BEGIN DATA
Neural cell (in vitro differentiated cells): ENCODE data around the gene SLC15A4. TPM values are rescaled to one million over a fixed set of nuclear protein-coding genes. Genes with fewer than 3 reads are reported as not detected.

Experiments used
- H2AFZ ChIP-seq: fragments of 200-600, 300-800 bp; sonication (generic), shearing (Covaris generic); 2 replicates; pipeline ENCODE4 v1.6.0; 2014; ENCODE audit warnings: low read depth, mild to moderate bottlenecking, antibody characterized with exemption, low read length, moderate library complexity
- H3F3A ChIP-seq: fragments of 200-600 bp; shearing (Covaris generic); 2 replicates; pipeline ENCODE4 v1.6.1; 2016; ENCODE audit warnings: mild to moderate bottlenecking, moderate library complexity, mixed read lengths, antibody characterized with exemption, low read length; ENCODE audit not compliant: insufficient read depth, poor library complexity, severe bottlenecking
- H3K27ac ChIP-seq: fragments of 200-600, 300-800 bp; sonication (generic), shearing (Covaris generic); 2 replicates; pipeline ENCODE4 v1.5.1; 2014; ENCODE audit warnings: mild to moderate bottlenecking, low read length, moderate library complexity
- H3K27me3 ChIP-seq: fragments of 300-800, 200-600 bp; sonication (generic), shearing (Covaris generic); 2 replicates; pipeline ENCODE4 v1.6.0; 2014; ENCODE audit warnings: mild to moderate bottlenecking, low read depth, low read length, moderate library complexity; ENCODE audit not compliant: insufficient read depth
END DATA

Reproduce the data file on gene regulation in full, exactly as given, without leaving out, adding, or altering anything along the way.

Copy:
Neural cell (in vitro differentiated cells): ENCODE data around the gene SLC15A4. TPM values are rescaled to one million over a fixed set of nuclear protein-coding genes. Genes with fewer than 3 reads are reported as not detected.

Experiments used
- H2AFZ ChIP-seq: fragments of 200-600, 300-800 bp; sonication (generic), shearing (Covaris generic); 2 replicates; pipeline ENCODE4 v1.6.0; 2014; ENCODE audit warnings: low read depth, mild to moderate bottlenecking, antibody characterized with exemption, low read length, moderate library complexity
- H3F3A ChIP-seq: fragments of 200-600 bp; shearing (Covaris generic); 2 replicates; pipeline ENCODE4 v1.6.1; 2016; ENCODE audit warnings: mild to moderate bottlenecking, moderate library complexity, mixed read lengths, antibody characterized with exemption, low read length; ENCODE audit not compliant: insufficient read depth, poor library complexity, severe bottlenecking
- H3K27ac ChIP-seq: fragments of 200-600, 300-800 bp; sonication (generic), shearing (Covaris generic); 2 replicates; pipeline ENCODE4 v1.5.1; 2014; ENCODE audit warnings: mild to moderate bottlenecking, low read length, moderate library complexity
- H3K27me3 ChIP-seq: fragments of 300-800, 200-600 bp; sonication (generic), shearing (Covaris generic); 2 replicates; pipeline ENCODE4 v1.6.0; 2014; ENCODE audit warnings: mild to moderate bottlenecking, low read depth, low read length, moderate library complexity; ENCODE audit not compliant: insufficient read depth